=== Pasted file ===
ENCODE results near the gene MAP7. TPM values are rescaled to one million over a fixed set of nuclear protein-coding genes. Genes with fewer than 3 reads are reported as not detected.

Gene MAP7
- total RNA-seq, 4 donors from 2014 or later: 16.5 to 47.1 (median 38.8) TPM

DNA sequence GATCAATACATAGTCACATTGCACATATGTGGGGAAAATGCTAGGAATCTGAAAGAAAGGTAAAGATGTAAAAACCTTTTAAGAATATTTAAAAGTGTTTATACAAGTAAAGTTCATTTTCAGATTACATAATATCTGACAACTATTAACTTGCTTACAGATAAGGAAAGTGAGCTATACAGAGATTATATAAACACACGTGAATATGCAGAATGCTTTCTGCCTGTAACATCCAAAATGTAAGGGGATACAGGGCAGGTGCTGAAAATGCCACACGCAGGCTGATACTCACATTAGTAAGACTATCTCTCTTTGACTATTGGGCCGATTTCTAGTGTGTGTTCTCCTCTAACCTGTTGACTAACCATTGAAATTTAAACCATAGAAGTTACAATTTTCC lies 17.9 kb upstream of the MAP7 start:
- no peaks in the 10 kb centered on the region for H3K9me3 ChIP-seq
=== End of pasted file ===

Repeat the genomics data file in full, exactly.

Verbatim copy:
ENCODE results near the gene MAP7. TPM values are rescaled to one million over a fixed set of nuclear protein-coding genes. Genes with fewer than 3 reads are reported as not detected.

Gene MAP7
- total RNA-seq, 4 donors from 2014 or later: 16.5 to 47.1 (median 38.8) TPM

DNA sequence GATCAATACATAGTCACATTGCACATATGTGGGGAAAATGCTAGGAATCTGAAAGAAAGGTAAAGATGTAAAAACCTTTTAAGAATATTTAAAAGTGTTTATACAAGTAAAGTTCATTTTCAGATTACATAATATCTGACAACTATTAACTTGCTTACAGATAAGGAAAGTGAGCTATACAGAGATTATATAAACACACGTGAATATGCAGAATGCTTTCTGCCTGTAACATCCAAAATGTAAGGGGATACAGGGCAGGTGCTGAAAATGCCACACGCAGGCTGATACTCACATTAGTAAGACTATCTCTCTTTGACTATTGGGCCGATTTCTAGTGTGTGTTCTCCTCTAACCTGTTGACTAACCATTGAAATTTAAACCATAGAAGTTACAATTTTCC lies 17.9 kb upstream of the MAP7 start:
- no peaks in the 10 kb centered on the region for H3K9me3 ChIP-seq